Loʿozar of Beth Qandasa (8th cent.?) [Syr. Orth.]

Monk on the Holy Mountain of Edessa, scholar, author of a commentary on the Pauline Epistles. The commentary is fragmentarily preserved in ms. Brit. Libr. Add. 14,683 (one of the mss. presented to Dayr al-Suryān by the Coptic patr. of Syr. descent Afrahām b. Zurʿa around 980). The commentary was divided into four parts and portions are preserved only for part 3 (Galatians, Philippians, Colossians, 1 and 2 Thessalonians) and part 4 (Hebrews). A note written by one of Loʿozar’s disciples, Giwargis of Beth Naqe, gives information about his teacher, who is said to have been a scholar in the investigation of dogma (buḥono d-dogma). The commentary, which is said to have been based on the work of John Chrysostom, is provided with critical signs (dots and crosses) to assist with the interpretation. Inserted between the two parts is a chronological and historical section, which reaches until the accession of Caliph al-Mahdī (774) (E. W. Brooks in CSCO 5–6, 337– 341 [Syr.], 265–75 [LT]). This section seems to provide a date for the composition of the work, if one assumes that it belonged to the original work. The scribe of the ms., Ḥarith bar Sisin, of Sanbaṭ (probably in Egypt) and of Ḥarran, is also responsible for ms. Brit. Libr. Add. 14,682, a commentary on the Gospels of John and Mark, which was put together (mkannaš) by Ḥarith on the basis of many sources, Christian and pagan (quoted are: John Chrysostom, Yaʿqub of Serugh, Theodore of Mopsuestia, Ephrem, Cyril of Alexandria, extracts from a collection of ‘Prophecies of pagan philosophers’). The question then arises whether Ḥarith, the copyist of the commentary of ms. Add. 14,683, really was the redactor of the commentary of ms. Add. 14,682 (which then would be the redactor’s autograph). Or did he only copy the latter, as he did the former? Wright is inclined to see Ḥarith as the copyist of both commentaries and to attribute both works to Loʿozar (already in his Catalogue, and more explicitly in his Short history). Baumstark, however, refrains from accepting Loʿozar’s authorship of the Gospel commentary for lack of evidence. Barsoum agrees with Baumstark and regards Ḥarith as the redactor of the Gospel Commentary, whom he takes to be a Melkite on the basis of a passage in al-Masʿūdī (in Murūj al-dhahab). To Loʿozar’s authorship of the commentary on the Pauline Epistles, one scholion can be added; it deals with the order of the Seraphs according to Pseudo-Dionysius the Areopagite and it is explicitly attributed to him (preserved in ms. Brit. Libr. Add. 18,295, f. 149v; see also Barsoum, 366).

Additional information about Loʿozar’s disciples or his school may be gathered from ms. Damascus, Syr. Orth. Patr. 12/23 (previously Jerusalem, St. Mark’s Monastery 123), which contains works by Pseudo-Dionysius and which was written by Yaʿqub bar Yonathan ‘in the school of (…) Rabban Mor (…) of Beth Qandasa’ ca. 890. The date of this ms. led Kaufhold to question Loʿozar’s traditional date (which is based solely on the chronological section inserted into his work) and to suggest that Loʿozar worked a few decades later than has generally been assumed (the alternative would be that Yaʿqub bar Yonathan was not Loʿozar’s immediate disciple).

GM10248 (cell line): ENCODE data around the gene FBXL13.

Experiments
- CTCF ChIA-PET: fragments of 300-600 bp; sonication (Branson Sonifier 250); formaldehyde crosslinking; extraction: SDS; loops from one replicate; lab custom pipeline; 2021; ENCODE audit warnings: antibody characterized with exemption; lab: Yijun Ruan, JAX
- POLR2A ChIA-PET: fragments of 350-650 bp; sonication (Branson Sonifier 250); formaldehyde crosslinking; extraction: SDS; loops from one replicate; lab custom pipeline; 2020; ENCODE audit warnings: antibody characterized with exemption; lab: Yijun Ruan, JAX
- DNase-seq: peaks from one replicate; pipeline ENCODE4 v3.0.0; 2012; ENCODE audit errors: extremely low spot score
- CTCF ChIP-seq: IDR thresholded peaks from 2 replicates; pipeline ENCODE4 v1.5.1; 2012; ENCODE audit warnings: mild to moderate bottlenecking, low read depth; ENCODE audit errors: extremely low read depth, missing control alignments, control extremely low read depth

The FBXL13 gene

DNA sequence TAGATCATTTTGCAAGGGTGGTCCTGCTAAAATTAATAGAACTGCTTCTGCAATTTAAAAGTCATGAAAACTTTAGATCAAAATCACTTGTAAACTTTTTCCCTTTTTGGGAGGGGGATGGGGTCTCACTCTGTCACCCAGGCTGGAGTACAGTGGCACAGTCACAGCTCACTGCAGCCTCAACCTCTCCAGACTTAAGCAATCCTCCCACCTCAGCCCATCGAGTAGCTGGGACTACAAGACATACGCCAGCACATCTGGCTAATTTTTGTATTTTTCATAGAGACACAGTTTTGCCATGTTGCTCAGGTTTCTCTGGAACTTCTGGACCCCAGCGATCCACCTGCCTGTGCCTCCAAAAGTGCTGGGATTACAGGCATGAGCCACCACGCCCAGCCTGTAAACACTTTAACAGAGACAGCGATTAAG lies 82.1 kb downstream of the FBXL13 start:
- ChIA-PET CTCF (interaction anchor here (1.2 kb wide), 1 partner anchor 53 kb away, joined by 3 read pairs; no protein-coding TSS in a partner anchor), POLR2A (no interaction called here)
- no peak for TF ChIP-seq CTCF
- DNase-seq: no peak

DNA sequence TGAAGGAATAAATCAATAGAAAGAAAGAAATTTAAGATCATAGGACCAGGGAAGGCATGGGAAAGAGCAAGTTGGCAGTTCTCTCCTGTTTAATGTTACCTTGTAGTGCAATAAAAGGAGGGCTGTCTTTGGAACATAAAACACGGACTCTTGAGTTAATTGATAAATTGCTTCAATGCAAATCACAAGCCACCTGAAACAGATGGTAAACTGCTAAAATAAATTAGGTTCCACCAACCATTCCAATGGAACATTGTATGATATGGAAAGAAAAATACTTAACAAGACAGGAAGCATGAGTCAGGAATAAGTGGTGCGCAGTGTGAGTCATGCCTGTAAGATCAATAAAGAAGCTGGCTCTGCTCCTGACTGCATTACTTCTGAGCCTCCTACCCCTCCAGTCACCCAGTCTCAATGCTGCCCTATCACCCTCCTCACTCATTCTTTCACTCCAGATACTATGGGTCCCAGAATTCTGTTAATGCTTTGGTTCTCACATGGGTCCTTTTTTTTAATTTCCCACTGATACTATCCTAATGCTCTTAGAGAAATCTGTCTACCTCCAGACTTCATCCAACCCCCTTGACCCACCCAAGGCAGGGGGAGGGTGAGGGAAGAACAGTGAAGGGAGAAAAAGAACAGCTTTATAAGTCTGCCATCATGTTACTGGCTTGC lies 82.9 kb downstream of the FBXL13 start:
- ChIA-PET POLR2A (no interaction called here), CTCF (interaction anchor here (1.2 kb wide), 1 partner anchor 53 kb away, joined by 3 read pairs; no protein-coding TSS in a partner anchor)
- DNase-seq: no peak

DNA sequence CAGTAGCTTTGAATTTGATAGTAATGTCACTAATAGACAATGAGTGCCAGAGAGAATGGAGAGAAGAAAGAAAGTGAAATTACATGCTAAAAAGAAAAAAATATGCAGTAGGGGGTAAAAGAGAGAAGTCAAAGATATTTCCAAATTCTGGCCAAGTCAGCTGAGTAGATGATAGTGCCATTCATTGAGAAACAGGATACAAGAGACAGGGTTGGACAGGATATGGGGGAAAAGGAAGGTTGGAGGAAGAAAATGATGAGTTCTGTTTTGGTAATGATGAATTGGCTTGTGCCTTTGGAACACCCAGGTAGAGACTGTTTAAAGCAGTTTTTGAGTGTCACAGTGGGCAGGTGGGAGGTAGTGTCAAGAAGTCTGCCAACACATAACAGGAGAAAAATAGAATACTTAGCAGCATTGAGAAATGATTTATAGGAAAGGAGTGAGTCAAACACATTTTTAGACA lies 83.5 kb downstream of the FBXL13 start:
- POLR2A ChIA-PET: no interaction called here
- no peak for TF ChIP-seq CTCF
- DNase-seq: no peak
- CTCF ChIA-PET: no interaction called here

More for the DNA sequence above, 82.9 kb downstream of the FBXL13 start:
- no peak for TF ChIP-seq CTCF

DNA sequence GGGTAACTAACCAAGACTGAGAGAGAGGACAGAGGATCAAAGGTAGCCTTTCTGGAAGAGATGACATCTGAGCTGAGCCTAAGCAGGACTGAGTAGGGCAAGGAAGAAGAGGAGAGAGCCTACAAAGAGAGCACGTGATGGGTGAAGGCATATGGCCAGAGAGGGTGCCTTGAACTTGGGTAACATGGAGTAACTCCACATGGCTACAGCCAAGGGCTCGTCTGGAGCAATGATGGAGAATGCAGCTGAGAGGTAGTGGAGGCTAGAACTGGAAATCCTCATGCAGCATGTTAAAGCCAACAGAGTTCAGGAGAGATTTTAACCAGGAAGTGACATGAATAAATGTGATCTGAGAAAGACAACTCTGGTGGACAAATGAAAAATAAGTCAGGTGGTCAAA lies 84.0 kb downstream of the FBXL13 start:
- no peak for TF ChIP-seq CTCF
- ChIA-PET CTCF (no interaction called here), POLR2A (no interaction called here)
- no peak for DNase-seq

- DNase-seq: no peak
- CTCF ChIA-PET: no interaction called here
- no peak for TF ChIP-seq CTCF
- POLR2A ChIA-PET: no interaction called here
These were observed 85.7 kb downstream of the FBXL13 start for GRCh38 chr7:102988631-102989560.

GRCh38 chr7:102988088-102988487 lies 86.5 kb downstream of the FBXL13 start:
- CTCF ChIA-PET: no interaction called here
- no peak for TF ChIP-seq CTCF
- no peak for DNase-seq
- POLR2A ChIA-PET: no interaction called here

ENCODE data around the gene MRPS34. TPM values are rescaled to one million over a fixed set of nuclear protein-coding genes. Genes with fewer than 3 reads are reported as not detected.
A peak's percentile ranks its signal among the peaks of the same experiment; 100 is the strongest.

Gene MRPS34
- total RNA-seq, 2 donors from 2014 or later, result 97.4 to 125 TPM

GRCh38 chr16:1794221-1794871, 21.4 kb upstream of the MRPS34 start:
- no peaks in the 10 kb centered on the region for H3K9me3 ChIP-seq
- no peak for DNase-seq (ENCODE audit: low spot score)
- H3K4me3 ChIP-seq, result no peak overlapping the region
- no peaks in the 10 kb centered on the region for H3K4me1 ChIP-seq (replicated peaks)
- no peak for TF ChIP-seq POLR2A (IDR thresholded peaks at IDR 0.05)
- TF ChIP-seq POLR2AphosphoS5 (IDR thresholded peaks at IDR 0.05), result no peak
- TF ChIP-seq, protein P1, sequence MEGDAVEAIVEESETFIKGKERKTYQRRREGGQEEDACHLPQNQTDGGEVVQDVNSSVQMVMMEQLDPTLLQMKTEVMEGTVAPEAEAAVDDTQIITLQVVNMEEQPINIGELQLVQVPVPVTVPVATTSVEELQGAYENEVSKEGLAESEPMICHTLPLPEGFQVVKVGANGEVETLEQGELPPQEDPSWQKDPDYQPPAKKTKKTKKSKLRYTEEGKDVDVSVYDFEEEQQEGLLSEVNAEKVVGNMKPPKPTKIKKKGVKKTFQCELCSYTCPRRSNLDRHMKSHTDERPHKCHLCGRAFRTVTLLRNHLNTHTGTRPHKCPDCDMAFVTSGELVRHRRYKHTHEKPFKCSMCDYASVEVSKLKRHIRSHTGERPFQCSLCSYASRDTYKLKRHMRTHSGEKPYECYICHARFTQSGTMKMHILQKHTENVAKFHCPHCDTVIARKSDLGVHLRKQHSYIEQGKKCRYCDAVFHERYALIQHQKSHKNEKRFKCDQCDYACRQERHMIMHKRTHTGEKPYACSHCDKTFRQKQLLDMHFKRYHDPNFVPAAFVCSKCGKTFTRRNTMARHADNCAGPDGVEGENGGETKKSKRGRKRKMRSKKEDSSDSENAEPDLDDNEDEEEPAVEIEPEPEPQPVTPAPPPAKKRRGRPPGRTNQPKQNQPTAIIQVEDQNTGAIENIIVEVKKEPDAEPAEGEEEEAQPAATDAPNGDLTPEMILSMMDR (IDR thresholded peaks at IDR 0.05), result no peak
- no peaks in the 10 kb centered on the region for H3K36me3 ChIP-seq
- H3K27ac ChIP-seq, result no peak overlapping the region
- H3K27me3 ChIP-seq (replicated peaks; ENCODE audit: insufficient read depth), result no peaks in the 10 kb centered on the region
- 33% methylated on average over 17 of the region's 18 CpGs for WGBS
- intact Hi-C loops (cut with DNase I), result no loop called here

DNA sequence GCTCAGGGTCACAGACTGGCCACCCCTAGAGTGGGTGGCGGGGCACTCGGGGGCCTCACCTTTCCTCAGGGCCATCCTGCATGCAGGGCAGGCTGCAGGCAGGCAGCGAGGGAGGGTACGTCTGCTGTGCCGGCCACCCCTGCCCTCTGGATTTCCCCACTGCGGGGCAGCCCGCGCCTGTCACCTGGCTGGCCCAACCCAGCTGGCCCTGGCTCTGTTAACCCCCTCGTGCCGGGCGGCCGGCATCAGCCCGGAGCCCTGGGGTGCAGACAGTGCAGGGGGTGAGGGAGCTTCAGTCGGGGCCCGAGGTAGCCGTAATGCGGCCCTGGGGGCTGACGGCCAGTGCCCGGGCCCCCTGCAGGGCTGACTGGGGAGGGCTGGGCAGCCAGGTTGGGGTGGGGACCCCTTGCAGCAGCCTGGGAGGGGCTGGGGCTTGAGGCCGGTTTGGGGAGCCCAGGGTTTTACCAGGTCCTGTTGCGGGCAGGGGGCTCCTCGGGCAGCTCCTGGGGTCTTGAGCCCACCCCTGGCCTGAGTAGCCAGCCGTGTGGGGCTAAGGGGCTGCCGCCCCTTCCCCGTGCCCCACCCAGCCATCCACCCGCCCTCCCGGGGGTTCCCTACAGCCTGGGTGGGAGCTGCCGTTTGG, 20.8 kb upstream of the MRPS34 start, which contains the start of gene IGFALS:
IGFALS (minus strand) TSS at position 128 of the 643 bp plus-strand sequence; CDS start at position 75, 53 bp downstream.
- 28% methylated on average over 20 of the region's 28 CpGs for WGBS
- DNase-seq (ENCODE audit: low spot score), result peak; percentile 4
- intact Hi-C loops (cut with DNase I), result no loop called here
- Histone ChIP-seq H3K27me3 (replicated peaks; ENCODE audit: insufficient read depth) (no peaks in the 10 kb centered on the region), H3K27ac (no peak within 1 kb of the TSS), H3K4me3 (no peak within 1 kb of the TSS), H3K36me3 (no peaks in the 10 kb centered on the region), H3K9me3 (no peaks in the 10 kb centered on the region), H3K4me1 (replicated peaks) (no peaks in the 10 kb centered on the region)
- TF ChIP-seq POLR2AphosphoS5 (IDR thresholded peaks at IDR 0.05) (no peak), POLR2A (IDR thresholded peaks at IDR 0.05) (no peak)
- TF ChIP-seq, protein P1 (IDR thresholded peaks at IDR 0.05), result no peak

Sources

  • Barsoum, Scattered pearls, 365–67.
  • Baumstark, Literatur, 271.
  • S. P. Brock, ‘A Syriac collection of prophecies of the pagan philosophers’, OLP 14 (1983), 203-246. (with a list of Loʿozar’s quotations on p. 213)
  • H.  Kaufhold, ‘Zur Bedeutung Jerusalems für die Syrisch-Orthodoxe Kirche’, in L’idea di Gerusalemme nella spiritualità cristiana del Medioevo (Pontificio Comitato di scienze storiche. Atti e documenti 12; 2003), 140–2.
  • J. C.  McCullough, ‘Early Syriac commentaries on the New Testament (Part One)’, Theological Review 5.1 (1982), 21–22.
  • Wright, Short history of Syriac literature, 162–3.
  • Wright, Catalogue … British Museum, vol. 2, 610a–612b (ms. Add. 14,683) and 608b–610a (ms. Add. 14,682); vol. 3, 1184b (scholion attributed to Loʿozar).


How to Cite This Entry

Lucas Van Rompay, “Loʿozar of Beth Qandasa,” in Gorgias Encyclopedic Dictionary of the Syriac Heritage: Electronic Edition, edited by Sebastian P. Brock, Aaron M. Butts, George A. Kiraz and Lucas Van Rompay, https://gedsh.bethmardutho.org/Loozar-of-Beth-Qandasa.

Footnote Style Citation with Date:

Lucas Van Rompay, “Loʿozar of Beth Qandasa,” in Gorgias Encyclopedic Dictionary of the Syriac Heritage: Electronic Edition, edited by Sebastian P. Brock, Aaron M. Butts, George A. Kiraz and Lucas Van Rompay (Gorgias Press, 2011; online ed. Beth Mardutho, 2018), https://gedsh.bethmardutho.org/Loozar-of-Beth-Qandasa.

Bibliography Entry Citation:

Van Rompay, Lucas. “Loʿozar of Beth Qandasa.” In Gorgias Encyclopedic Dictionary of the Syriac Heritage: Electronic Edition. Edited by Sebastian P. Brock, Aaron M. Butts, George A. Kiraz and Lucas Van Rompay. Digital edition prepared by David Michelson, Ute Possekel, and Daniel L. Schwartz. Gorgias Press, 2011; online ed. Beth Mardutho, 2018. https://gedsh.bethmardutho.org/Loozar-of-Beth-Qandasa.

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